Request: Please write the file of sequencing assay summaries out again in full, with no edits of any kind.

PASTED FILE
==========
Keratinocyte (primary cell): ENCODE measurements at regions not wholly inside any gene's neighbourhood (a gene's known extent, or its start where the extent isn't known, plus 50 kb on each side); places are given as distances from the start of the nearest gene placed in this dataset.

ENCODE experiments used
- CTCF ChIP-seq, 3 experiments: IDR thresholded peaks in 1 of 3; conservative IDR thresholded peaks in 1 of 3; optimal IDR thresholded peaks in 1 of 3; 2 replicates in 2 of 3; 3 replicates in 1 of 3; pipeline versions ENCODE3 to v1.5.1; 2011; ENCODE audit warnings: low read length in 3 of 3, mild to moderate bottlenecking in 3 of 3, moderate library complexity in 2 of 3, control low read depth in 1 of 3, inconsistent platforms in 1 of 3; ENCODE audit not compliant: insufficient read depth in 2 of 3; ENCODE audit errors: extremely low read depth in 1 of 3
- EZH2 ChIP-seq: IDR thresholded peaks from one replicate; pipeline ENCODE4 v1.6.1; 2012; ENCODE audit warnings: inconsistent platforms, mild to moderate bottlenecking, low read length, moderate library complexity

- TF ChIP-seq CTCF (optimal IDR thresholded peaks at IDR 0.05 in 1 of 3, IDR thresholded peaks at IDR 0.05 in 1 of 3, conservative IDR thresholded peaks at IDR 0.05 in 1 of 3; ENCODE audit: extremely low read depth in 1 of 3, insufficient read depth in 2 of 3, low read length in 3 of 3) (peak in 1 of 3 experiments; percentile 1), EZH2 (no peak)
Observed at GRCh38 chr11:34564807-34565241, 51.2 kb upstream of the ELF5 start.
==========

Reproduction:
Keratinocyte (primary cell): ENCODE measurements at regions not wholly inside any gene's neighbourhood (a gene's known extent, or its start where the extent isn't known, plus 50 kb on each side); places are given as distances from the start of the nearest gene placed in this dataset.

ENCODE experiments used
- CTCF ChIP-seq, 3 experiments: IDR thresholded peaks in 1 of 3; conservative IDR thresholded peaks in 1 of 3; optimal IDR thresholded peaks in 1 of 3; 2 replicates in 2 of 3; 3 replicates in 1 of 3; pipeline versions ENCODE3 to v1.5.1; 2011; ENCODE audit warnings: low read length in 3 of 3, mild to moderate bottlenecking in 3 of 3, moderate library complexity in 2 of 3, control low read depth in 1 of 3, inconsistent platforms in 1 of 3; ENCODE audit not compliant: insufficient read depth in 2 of 3; ENCODE audit errors: extremely low read depth in 1 of 3
- EZH2 ChIP-seq: IDR thresholded peaks from one replicate; pipeline ENCODE4 v1.6.1; 2012; ENCODE audit warnings: inconsistent platforms, mild to moderate bottlenecking, low read length, moderate library complexity

- TF ChIP-seq CTCF (optimal IDR thresholded peaks at IDR 0.05 in 1 of 3, IDR thresholded peaks at IDR 0.05 in 1 of 3, conservative IDR thresholded peaks at IDR 0.05 in 1 of 3; ENCODE audit: extremely low read depth in 1 of 3, insufficient read depth in 2 of 3, low read length in 3 of 3) (peak in 1 of 3 experiments; percentile 1), EZH2 (no peak)
Observed at GRCh38 chr11:34564807-34565241, 51.2 kb upstream of the ELF5 start.